Save BitLocker Keys in Active Directory

Mark Berry September 27, 2014

One of the risks of activating encryption on a hard drive is that you’ll lose the password. It turns out to be pretty simple to save and view BitLocker passwords in Active Directory.

I’m working with Server 2012 R2 Essentials and two Windows 7 laptops.

Turn on Group Policies

With help from this article, I turned on the group policies shown in the graphic below. I included a policy to enable BitLocker without a TPM chip since one of my laptops does not have one. Click on the graphic to expand it in a new window.

BitLocker in AD 1

Now, when you turn on BitLocker on a domain computer, the keys will be stored in Active Directory.

Enable BitLocker Administration on the Server

The BitLocker information may be in Active Directory, but you won’t be able to see the information until you add the BitLocker Drive Encryption Administration Utilities feature from the server’s Add Roles and Features Wizard:

BitLocker in AD 2

With that set up, go to Active Directory Users and Computers, right-click on a computer, and select Properties. You’ll see a new BitLocker Recovery tab along with a list of recovery passwords (hidden in my screen shot), one for each volume you are protecting with BitLocker:

BitLocker in AD 3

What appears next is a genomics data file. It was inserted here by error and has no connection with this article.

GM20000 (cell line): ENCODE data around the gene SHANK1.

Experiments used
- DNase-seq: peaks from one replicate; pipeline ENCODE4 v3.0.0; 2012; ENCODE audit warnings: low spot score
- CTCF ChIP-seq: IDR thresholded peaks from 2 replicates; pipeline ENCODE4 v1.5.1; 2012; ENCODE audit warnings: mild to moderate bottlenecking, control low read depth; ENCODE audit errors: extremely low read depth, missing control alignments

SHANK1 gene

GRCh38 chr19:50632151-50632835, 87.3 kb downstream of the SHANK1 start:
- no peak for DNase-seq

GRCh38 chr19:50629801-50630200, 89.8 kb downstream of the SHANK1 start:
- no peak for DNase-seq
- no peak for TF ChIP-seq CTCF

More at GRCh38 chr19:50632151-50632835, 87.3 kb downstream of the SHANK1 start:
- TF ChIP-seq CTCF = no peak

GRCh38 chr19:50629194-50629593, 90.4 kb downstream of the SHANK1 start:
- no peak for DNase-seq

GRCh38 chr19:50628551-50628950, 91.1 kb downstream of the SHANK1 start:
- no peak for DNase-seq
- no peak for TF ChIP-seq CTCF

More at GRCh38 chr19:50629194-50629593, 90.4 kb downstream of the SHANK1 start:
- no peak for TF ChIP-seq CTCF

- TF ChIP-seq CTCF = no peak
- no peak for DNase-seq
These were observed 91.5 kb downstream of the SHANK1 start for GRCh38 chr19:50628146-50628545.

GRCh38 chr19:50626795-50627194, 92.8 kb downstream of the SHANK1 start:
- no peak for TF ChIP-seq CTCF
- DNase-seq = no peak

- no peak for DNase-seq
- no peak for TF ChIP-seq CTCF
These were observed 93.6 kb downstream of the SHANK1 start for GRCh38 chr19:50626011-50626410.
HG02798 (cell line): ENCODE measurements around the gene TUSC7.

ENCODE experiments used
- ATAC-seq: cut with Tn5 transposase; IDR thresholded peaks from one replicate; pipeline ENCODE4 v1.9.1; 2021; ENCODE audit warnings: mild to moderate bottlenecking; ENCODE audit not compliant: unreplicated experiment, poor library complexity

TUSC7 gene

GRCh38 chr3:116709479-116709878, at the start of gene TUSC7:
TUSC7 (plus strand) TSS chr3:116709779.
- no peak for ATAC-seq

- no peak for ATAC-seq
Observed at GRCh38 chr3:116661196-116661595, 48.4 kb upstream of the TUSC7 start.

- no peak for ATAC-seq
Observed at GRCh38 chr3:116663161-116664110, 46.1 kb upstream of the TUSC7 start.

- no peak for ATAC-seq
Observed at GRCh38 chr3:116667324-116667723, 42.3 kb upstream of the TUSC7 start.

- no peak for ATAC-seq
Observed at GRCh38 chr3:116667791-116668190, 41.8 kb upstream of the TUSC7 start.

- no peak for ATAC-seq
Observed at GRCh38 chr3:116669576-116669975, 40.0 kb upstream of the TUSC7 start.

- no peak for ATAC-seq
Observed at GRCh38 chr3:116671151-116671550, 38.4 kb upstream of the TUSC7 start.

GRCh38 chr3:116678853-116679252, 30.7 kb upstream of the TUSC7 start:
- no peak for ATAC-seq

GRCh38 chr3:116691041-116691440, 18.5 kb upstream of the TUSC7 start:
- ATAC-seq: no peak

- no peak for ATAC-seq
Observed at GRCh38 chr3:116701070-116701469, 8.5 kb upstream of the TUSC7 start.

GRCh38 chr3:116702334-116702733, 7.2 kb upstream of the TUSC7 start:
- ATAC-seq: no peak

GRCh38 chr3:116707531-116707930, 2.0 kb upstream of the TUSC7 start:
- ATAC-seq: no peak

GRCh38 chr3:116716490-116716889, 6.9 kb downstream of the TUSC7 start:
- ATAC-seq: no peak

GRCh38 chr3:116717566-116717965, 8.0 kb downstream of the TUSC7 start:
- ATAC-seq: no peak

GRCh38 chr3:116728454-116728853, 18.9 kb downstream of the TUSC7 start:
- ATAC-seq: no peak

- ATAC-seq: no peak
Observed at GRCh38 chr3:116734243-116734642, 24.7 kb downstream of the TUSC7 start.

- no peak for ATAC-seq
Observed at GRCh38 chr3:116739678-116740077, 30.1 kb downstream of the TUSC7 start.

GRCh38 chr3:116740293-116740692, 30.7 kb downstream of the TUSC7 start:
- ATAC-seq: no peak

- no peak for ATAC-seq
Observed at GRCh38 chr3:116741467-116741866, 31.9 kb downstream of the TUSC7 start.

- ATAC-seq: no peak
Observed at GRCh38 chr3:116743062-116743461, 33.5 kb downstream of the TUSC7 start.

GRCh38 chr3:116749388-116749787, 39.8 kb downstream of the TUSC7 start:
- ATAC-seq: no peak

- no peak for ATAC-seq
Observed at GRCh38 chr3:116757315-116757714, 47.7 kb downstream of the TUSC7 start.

Note that this doesn’t provide automatic unlocking of the volume; it’s just a backup so you can look up the password in Active Directory if you need it. You should still keep a copy in TPM  and on a USB key or other storage. Network unlocking is available under certain circumstances but looks pretty complex; search the web for “BitLocker network unlock”.

Add Keys from Older Computers to Active Directory

If you have computers that were BitLocker-encrypted before you activated the group policies above, their keys will not be added to Active Directory automatically. To add their keys, see this TechNet article. In short, on the old computer, use manage-bde to key the Numerical Password ID, then use manage-bde again to push the key with that ID to Active Directory:

manage-bde -protectors -get c:
manage-bde -protectors -adbackup c: -id
{DFB478E6-8B3F-4DCA-9576-C1905B49C71E}

Check for the password in Active Directory as shown above to confirm it got saved.



1 Comment

  1. Tom Mannerud   |  January 07, 2015 at 7:54 pm

    An alternative to the standard Bitlocker Recovery Password Viewer is a software called Cobynsoft’s AD Bitlocker Password Audit which features a searchable and filterable gridview overview of all keys which allows you to easily spot machines with missing keys. Using this information paired with your technique above to manually add the keys into the Active Directory using manage-bde you can save yourself some headache down the road if a machine with a missing key were to ask for a Bitlocker recovery key.

    http://www.cobynsoft.com/software/cobynsofts-ad-bitlocker-password-audit/

    [Editor’s note: Tom’s email address indicates that he works for Cobysoft.]

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